The Games. Tony chose the 1st Monk option and I took the second Samurai. I was attacker and got the initiative.

Starting positions
My first round was boring, but Tony's impetus and uber-dice rolls saw him leap towards my throat! Round 2 resulted in one movement-. I got a good round of shooting in that knocked off some peasants. My (sword) Samurai got good results so I sent them against Tony's right peasants, locking the 2 units. Tony got good, risking moving his Abbott up to “pull” his troops forward, (making max use of his +1****) sending his monks into my Samurai which killed 2, leaving 1 to face all of his spearmen. Now his other monks chased my general and piled into the flank of my archers. One loss put me into Shaken.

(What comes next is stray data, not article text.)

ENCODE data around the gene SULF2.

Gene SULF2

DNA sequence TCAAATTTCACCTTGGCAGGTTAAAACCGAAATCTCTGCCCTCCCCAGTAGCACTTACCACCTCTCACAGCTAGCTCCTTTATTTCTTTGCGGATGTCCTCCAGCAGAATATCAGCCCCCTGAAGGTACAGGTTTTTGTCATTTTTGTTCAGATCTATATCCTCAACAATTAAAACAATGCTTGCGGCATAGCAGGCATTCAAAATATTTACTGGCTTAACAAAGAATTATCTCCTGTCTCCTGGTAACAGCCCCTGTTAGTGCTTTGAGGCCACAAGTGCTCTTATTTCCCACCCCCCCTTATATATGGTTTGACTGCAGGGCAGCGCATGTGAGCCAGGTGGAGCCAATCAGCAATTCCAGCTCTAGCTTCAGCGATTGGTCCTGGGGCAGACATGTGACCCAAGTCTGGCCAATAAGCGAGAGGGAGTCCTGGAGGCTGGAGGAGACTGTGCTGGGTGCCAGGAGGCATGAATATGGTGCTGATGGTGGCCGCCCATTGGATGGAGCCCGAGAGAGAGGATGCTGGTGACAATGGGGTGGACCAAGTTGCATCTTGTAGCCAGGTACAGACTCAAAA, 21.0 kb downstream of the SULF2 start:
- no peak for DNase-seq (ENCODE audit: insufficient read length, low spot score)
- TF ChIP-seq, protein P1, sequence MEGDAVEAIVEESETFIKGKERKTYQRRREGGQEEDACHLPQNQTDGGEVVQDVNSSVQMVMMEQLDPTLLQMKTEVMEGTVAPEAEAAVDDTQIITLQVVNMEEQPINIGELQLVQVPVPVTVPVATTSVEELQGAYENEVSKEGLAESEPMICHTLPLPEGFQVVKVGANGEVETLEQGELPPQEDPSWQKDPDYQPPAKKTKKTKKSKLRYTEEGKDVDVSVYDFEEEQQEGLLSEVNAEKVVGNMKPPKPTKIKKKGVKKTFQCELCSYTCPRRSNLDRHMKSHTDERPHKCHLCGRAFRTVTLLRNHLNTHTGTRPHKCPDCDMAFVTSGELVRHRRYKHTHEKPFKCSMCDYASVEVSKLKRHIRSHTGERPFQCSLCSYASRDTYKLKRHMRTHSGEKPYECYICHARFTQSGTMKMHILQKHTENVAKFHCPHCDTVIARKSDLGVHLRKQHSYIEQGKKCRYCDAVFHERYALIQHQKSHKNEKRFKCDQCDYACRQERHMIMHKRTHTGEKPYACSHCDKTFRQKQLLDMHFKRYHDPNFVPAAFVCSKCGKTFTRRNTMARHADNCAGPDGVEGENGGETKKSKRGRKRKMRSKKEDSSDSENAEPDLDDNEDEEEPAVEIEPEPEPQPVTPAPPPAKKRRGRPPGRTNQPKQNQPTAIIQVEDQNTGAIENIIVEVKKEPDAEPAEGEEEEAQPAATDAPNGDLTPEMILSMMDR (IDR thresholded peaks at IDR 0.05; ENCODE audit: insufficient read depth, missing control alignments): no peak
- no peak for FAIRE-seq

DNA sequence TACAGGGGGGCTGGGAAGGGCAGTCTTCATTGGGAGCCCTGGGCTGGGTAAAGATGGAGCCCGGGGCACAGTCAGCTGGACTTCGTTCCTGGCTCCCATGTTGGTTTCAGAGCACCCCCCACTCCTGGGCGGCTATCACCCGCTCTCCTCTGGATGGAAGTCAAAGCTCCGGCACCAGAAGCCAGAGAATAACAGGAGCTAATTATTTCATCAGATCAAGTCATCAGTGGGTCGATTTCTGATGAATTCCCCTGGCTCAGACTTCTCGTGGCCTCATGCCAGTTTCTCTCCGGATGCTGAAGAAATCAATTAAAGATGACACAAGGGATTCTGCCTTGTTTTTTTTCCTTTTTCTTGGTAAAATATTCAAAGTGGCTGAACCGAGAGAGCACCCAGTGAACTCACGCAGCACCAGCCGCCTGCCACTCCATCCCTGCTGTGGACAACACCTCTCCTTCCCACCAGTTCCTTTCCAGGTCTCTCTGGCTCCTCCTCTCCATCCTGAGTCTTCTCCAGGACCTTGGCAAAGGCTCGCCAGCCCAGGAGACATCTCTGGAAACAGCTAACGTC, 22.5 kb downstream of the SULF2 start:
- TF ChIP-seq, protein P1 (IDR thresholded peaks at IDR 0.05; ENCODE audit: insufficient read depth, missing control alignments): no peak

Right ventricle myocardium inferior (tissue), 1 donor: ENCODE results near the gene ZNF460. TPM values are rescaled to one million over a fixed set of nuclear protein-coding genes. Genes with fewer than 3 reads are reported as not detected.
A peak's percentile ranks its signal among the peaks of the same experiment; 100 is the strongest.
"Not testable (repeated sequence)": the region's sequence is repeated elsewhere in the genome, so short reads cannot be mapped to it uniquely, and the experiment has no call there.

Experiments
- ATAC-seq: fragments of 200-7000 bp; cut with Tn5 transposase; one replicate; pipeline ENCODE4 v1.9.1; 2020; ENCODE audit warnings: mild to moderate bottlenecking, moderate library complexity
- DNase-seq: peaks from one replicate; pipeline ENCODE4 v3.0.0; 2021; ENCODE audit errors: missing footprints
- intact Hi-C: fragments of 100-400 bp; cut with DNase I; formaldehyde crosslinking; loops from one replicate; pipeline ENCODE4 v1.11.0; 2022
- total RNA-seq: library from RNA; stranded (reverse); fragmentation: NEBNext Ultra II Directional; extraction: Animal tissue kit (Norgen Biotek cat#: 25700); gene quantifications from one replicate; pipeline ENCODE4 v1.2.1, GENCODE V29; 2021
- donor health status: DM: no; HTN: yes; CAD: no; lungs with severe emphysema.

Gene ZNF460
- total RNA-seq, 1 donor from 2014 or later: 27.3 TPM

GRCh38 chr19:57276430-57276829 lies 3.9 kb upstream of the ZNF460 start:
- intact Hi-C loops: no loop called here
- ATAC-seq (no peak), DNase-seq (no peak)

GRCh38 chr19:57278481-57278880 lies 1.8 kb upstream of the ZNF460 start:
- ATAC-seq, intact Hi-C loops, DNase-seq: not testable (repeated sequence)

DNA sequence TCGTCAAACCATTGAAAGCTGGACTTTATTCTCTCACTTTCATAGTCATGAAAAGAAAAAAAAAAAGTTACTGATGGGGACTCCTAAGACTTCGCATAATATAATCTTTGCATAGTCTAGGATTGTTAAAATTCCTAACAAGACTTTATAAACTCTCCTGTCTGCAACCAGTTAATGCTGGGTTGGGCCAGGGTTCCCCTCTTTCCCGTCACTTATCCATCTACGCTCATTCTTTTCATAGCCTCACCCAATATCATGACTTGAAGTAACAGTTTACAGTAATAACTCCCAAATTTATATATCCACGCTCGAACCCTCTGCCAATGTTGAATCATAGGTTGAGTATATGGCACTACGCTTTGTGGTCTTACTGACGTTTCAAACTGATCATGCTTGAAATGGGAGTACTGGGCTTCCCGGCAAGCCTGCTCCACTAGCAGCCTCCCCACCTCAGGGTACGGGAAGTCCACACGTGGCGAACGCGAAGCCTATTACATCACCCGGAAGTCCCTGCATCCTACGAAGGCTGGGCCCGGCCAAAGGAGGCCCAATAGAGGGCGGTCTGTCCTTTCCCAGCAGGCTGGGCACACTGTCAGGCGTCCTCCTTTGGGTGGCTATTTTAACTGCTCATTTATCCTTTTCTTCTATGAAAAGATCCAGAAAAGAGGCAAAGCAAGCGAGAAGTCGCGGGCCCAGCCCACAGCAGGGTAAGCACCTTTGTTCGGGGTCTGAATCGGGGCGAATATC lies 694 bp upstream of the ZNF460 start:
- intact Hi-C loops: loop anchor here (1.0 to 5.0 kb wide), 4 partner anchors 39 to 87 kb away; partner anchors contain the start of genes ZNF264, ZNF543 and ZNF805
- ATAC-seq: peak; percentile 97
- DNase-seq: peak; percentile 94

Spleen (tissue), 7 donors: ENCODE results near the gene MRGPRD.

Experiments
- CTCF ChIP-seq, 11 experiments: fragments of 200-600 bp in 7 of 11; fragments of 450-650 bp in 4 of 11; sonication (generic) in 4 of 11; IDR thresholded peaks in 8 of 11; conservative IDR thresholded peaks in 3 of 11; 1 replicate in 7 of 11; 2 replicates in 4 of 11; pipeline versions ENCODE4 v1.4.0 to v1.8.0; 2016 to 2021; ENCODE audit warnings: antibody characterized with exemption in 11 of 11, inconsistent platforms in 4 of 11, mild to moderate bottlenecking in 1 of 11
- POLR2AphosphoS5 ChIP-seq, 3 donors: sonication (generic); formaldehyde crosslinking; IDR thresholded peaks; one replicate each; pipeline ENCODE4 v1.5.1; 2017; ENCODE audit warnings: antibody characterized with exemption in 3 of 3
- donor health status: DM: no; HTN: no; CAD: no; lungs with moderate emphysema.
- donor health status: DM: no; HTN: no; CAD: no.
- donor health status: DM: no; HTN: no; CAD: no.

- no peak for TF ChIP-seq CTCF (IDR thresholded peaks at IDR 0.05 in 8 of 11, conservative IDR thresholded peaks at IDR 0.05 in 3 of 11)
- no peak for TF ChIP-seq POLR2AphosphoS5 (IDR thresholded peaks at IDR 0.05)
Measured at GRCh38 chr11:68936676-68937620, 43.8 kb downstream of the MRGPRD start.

Now it was my turn to gamble. My General (Isimo) rode out to within a long of Tony's and wooosh, one dead leader. Tony's left wing collapsed and routed. Now do these troops count towards morale? If so, he was broken. We counted both as shaken and ignored the +1. Tony didn't need it, his spear got 3 activations and moved down to threaten my archers rear while the monks moved to the front of my archers, taking the pain of reaction shots, killing 3. 

I got my followers into his spear. Nasty attacking spear and I traded 1:1, which was a loss and that was my turn. Tony attempted to launch his monks at my archers – and total failure. That one dice roll won me the game, sort of!
Errors 1 + 2. The monks with initiative should cost 36, not 32 – I think what I did originally was no armour, which would have made 30.

Loss of (all) leaders means individual rather than group activations, so game one would have ended sooner with the same result.


Game 2 This time the Samurai (me) was defender. I placed one impenetrable wood. I also gained initiative.

I had a plan that nearly worked. I started by spreading my deployment too wide, the idea was to try and get local equality in one place while using my archers to tear apart another unit.